I am busy getting ready for The British Craft Pavilion, where I'll be exhibiting as part of London Design Week. The event takes place from 21-24th September and is curated by Hole & Corner magazine.
Below is an interview with me, recently featured on the Hole & Corner website, along with beautiful photos by Chloe Winstanley. It felt a little bit strange answering these questions - I'm still getting used to being interviewed rather than being the interviewer!
Potter Rebecca Proctor fell in love with the process after her first lesson, she tells us why focus and discipline are key to successful production pottery...
Tell us a bit about yourself…
Modern Craft Workshop is my North Cornwall based studio. I chose the name because I wanted something open ended. In the beginning I thought I might sell other people's work, but then I've been so busy making my own, I haven't had time.
How did you get started?
About eight years ago I noticed a small handmade sign in my local post office advertising pottery wheel throwing lessons. After my first lesson, I remember thinking “this is it.” I just loved it and I made a commitment to keep practicing for the rest of my life. I’ve been working at that ever since, and thankfully, I’ve improved over time. I was pretty crap at first but I’ve always had a lot of patience and I enjoy the process of learning more than anything else.
What do you specialise in making?
Plates, bowls, cups, jugs…I make wheel thrown pottery for everyday use. I love making simple, pared back, functional pieces and often work with chefs and restaurants, I’ve created tableware for some amazing dining rooms. I use local Cornish stoneware clay and mix my own glazes using natural materials.
Do you have a particular philosophy or set of values when you approach your work you can describe?
I try to be very focused and disciplined. I think you have to be with production pottery. There are so many different stages and one slip-up along the line can ruin everything. There’s a surprising amount of philosophical writings about pottery and it’s one of the things that first attracted me. I read Leach and Yanagi early on and I’m definitely influenced by that Eastern school of thought. I’m always striving to make beautiful, functional pottery. Although, ultimately, I just try to make each piece a little bit better than the one before.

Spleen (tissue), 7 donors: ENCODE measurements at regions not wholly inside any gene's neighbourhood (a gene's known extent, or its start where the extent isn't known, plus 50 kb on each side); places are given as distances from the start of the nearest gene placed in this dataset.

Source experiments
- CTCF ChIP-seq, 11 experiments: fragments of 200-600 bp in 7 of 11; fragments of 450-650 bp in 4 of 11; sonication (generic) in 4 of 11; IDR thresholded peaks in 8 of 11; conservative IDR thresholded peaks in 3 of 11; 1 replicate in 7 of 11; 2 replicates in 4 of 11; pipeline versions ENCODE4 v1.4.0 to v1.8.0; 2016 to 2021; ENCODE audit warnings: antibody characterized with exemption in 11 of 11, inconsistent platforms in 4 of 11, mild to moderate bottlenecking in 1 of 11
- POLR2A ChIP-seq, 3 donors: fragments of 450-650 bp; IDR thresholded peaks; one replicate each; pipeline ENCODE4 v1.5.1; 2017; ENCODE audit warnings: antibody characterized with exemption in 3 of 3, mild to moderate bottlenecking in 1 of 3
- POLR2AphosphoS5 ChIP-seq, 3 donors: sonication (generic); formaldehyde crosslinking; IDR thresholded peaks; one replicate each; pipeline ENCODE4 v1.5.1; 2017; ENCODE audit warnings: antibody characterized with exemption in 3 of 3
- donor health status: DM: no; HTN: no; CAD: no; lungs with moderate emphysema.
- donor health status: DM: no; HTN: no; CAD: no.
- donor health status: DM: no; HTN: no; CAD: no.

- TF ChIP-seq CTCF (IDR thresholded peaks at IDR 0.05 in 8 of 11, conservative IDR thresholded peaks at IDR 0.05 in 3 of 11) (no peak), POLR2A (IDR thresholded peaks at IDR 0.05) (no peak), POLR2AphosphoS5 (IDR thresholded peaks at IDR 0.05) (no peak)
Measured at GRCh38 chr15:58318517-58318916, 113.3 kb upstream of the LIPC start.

What part of your job most pleases you?
It’s hard to say, as each part of the process is so important, but the thing I enjoy the most is throwing. I love to sit at the wheel and make a whole batch of bowls – that’s probably my favourite way to spend a day. I also enjoy firing wood kilns. I like the unknown nature of the firing and the anticipation for what treasures could be inside. Working with mud and transforming it with fire, is an endlessly fascinating elemental process.
Is there a particular material, person or object that has influenced your work?
My influences are diverse because I come from a design background (I used to be a design writer and trends analyst) but I’ve gradually moved away from that and immersed myself in a more traditional craft culture. My home, on the border of Devon/Cornwall, is an area rich with pottery history and I’ve naturally absorbed and learned from this. Local craftsmen Svend Bayer and Clive Bowen are a huge influence and I’m delighted that I now get to work with Svend at the Kigbeare Kiln Project in Devon.
What do you like listening to when you’re working?
Often just birds singing in the garden and animals from the local farm - also fire crackling when we’re firing. For something a little louder I like music of a folk/rock/country/blues persuasion and usually listen to old radio programmess on iPlayer. I’m also partial to audiobooks – almost always non-fiction – on all kinds of crazy subjects.
Who’s your ideal buyer/audience?
Anyone who loves craftsmanship and eating good food. My simple aim is to make pottery that enhances meal times and makes an everyday experience a little more enjoyable. I work with a lot of amazing chefs and enjoy the synergy between high-level cookery and pottery, but equally, I’m just as happy making domestic pots that anyone can enjoy at home.
Photographs Chloe Winstanley
Interview Julia Jarvis
From Hole & Corner